I do a lot of R&I for Uel Zing Cold Brew and from my experience, cold brew has a lot of misconceptions surrounding roast, grind, time, temp... Cold brew does have its limits and though depending on method (drip vs immersion) and water temp.
Cold brew is just another method of brewing and like espresso it can accept every roast level that suits your preferences. The main factor is not roast level but roast development. As long as the beans are properly developed you should be fine brewing up any bean cold. For us we use all light roasted beans and have even cold brewed coffees from Tim Windelboe and Jacu with wonderful results - Super floral delicate notes from the Ethiopian, and tart juice goodness from a Kenyan.
Our ratios are 12.5:1 for Ready-T-Drink coffee and 6.25:1 for concentrate that is twice as strong as the RTD all using an immersion cloth filter method. This brew ratio is determined and linked directly to extraction. This is the first limit of cold immersion. It seems cold brew when done as an immersion hits its limit at around 18.5% extraction. So with this in mind we have settled on these ratios to deliver a 1.5%TDS RTD and 3.0%TDS concentrate. Cold drip does have it's advantage when it comes to efficiency by using less coffee, and also be able to create even stronger concentrates. But it does have the added effort of dialing in grind.
Grind for immersion should be super coarse. Especially when done on bigger scales. The coarse grind will act as a more pours structure and allow the water to penetrate the grounds throughout the steeping process. A finer grind will yield you a steeper extraction curve for the first hour but after that it will level off more quickly and you run the risk of allowing the fines coffee to clump together and preventing the free flow of water.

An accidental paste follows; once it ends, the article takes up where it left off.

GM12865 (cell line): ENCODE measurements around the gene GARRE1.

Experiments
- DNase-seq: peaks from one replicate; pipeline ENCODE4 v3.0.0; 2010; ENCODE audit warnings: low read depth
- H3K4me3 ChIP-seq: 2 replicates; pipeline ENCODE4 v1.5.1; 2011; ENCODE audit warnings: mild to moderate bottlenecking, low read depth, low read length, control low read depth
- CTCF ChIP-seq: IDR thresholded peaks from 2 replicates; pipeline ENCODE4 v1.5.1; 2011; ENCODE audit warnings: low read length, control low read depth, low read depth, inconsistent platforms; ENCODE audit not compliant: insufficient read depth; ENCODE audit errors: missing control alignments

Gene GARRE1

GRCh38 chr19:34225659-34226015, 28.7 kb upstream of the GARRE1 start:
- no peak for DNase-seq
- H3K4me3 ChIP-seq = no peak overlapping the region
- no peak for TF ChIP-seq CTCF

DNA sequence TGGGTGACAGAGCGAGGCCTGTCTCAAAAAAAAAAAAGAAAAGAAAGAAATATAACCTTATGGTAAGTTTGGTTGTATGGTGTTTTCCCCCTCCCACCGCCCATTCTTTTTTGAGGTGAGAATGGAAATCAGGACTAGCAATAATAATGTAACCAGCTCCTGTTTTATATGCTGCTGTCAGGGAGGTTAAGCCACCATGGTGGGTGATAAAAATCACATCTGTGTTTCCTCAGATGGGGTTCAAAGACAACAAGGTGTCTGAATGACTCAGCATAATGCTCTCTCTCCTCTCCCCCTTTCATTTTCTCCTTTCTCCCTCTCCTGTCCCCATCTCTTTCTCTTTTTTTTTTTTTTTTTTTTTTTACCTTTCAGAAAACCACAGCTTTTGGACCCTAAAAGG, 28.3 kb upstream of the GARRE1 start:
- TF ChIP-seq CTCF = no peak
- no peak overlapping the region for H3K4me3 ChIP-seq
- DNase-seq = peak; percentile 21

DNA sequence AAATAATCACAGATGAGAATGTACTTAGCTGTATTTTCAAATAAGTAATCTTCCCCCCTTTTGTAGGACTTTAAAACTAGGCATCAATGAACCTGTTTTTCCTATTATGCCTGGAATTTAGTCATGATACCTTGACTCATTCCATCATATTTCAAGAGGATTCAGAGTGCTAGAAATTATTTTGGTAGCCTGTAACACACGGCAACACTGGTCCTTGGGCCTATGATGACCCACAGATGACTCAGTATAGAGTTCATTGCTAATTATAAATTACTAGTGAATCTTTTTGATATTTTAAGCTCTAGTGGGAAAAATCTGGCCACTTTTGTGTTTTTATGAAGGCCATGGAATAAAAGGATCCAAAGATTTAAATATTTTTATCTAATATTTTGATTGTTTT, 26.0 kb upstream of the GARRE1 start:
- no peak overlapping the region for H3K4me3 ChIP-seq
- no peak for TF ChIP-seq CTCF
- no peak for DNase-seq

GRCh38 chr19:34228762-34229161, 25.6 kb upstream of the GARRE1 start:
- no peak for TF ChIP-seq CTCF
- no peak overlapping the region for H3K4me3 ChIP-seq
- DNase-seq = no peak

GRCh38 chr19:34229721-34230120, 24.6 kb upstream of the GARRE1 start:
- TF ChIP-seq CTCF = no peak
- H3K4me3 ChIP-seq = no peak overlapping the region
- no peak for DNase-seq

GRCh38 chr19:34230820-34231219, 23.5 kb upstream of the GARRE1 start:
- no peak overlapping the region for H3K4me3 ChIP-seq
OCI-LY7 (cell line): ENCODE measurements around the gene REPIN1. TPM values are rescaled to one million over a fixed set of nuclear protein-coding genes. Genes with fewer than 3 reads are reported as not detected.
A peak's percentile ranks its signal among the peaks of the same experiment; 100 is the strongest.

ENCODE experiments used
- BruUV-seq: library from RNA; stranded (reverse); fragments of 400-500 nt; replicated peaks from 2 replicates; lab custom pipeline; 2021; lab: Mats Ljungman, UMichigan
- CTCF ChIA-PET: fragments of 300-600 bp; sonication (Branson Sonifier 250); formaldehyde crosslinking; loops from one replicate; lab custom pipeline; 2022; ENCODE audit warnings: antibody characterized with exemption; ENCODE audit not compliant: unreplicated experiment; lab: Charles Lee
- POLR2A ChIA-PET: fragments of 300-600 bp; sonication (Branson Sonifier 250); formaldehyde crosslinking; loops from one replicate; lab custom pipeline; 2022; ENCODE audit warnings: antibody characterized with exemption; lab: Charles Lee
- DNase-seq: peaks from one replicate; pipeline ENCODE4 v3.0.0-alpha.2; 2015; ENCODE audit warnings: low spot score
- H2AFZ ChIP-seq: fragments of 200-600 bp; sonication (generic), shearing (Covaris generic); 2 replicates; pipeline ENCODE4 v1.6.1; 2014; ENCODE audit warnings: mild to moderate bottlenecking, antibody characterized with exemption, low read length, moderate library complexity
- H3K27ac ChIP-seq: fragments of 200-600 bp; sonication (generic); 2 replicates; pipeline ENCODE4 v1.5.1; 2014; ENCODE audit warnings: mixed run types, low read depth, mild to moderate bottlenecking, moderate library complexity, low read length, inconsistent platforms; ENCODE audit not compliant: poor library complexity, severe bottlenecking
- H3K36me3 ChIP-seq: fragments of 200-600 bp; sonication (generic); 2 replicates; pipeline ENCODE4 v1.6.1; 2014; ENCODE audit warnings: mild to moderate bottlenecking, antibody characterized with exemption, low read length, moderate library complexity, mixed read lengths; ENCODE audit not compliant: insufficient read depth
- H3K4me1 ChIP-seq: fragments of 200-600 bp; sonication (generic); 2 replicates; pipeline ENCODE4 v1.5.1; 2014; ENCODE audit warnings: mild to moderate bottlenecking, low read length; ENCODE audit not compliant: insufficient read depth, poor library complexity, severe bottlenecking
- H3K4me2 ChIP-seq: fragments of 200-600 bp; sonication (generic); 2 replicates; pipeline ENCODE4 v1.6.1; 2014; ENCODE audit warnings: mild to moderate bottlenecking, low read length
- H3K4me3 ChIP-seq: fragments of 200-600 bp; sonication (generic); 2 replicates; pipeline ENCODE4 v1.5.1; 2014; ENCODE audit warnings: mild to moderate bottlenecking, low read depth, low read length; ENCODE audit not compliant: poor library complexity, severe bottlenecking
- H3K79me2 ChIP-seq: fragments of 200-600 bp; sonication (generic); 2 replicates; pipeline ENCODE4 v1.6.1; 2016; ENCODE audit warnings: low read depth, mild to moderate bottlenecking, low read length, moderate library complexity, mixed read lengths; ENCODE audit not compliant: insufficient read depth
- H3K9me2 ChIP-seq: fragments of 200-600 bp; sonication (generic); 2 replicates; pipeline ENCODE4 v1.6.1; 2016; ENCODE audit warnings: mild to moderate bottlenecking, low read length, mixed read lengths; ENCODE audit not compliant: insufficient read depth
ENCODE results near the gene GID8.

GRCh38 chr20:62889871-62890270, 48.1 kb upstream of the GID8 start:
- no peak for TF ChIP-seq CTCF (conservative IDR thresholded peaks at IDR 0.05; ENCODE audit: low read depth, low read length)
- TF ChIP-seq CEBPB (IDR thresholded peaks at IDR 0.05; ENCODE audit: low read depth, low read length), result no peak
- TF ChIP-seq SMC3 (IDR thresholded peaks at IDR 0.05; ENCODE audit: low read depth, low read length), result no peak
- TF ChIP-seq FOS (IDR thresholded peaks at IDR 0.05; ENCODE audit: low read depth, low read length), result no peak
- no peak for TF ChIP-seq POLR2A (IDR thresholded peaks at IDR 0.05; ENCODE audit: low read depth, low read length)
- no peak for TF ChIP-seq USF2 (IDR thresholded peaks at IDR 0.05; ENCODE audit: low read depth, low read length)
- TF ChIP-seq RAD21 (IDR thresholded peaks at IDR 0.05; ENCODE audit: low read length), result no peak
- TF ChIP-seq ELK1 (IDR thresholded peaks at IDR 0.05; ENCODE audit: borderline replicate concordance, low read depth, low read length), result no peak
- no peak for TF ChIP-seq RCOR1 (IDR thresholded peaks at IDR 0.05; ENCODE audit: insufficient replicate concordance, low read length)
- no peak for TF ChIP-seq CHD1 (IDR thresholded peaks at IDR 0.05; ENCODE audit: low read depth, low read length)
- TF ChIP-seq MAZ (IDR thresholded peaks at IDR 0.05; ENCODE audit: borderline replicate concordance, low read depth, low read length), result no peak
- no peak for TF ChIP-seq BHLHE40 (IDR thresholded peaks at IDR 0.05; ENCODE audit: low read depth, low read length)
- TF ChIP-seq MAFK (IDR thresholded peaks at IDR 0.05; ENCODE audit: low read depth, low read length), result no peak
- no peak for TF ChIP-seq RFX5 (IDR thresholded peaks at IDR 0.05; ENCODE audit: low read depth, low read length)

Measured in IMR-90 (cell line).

Time- We do all cold brew at fridge temperatures. This requires a 24 hr steep vs 12 hrs but the result is better shelf life and a slower extraction that plays well with the inherently slow brewing process of cold brew.
Temp- The one thing I have found that I dislike about cold brew is when brewing very acidic coffees that have a dry or tart taste naturally i.e. Kenya and Malawi, the cold water tends to accent the dry, tea, tart flavors. In this case I find a hot bloom does help to develop the balancing sweetness of the coffee. For that we use 195 degree water and use twice the weight of the grounds, give it 5 minutes then too it off with cold water and place in the fridge. This will require a drastically less extraction period. More like 6-8 hrs.
I hope this is helpful information and feel free to hit me up on any follow ups.